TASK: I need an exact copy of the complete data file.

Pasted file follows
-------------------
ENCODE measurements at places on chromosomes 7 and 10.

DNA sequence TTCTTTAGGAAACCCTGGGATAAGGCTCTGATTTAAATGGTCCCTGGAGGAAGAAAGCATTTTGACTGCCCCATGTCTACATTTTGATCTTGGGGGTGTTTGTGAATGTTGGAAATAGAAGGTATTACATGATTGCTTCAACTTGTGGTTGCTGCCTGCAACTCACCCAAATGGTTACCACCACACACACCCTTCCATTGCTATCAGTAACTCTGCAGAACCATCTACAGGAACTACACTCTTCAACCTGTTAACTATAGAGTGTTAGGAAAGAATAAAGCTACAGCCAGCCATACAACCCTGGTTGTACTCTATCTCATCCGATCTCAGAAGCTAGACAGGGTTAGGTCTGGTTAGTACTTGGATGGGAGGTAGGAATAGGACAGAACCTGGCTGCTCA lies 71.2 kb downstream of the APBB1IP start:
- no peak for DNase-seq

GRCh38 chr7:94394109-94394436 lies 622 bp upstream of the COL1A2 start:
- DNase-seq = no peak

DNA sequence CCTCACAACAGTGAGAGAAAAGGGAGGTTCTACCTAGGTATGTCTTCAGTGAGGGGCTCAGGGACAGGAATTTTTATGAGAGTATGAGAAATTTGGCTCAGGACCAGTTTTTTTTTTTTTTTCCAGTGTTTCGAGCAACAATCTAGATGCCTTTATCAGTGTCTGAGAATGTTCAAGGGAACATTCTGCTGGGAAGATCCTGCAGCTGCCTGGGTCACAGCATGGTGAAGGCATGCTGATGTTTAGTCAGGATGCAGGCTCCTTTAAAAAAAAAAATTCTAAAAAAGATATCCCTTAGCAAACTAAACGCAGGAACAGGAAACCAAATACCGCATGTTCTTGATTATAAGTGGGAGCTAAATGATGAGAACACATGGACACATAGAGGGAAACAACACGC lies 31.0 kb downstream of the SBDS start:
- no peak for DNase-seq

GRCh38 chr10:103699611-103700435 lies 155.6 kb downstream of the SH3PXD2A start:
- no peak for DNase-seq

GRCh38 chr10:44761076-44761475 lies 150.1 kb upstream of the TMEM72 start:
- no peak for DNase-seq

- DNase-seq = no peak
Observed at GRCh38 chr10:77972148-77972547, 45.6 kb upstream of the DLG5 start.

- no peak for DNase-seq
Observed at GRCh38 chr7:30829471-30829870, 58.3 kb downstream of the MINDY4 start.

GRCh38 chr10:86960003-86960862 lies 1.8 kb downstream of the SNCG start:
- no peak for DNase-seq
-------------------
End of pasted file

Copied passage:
ENCODE measurements at places on chromosomes 7 and 10.

DNA sequence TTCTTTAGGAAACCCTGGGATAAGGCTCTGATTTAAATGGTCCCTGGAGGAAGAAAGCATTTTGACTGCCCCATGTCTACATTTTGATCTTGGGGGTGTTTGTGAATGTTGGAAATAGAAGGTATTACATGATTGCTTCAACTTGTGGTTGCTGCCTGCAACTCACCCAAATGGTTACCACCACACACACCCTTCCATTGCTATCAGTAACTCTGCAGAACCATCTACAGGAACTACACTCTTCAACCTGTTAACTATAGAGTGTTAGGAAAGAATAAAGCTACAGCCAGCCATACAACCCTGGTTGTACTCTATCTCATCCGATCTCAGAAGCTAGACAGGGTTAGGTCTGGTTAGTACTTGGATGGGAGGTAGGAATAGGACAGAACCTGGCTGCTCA lies 71.2 kb downstream of the APBB1IP start:
- no peak for DNase-seq

GRCh38 chr7:94394109-94394436 lies 622 bp upstream of the COL1A2 start:
- DNase-seq = no peak

DNA sequence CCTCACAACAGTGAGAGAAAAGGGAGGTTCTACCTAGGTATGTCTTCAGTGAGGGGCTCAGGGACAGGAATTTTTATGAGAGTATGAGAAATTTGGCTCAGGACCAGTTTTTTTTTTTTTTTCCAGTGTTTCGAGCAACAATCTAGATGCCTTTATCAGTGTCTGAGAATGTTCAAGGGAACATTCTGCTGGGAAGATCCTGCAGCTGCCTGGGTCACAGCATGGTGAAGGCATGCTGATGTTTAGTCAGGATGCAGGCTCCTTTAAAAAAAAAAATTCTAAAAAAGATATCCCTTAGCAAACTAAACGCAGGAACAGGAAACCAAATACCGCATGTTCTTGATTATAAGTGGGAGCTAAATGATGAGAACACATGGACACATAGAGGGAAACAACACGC lies 31.0 kb downstream of the SBDS start:
- no peak for DNase-seq

GRCh38 chr10:103699611-103700435 lies 155.6 kb downstream of the SH3PXD2A start:
- no peak for DNase-seq

GRCh38 chr10:44761076-44761475 lies 150.1 kb upstream of the TMEM72 start:
- no peak for DNase-seq

- DNase-seq = no peak
Observed at GRCh38 chr10:77972148-77972547, 45.6 kb upstream of the DLG5 start.

- no peak for DNase-seq
Observed at GRCh38 chr7:30829471-30829870, 58.3 kb downstream of the MINDY4 start.

GRCh38 chr10:86960003-86960862 lies 1.8 kb downstream of the SNCG start:
- no peak for DNase-seq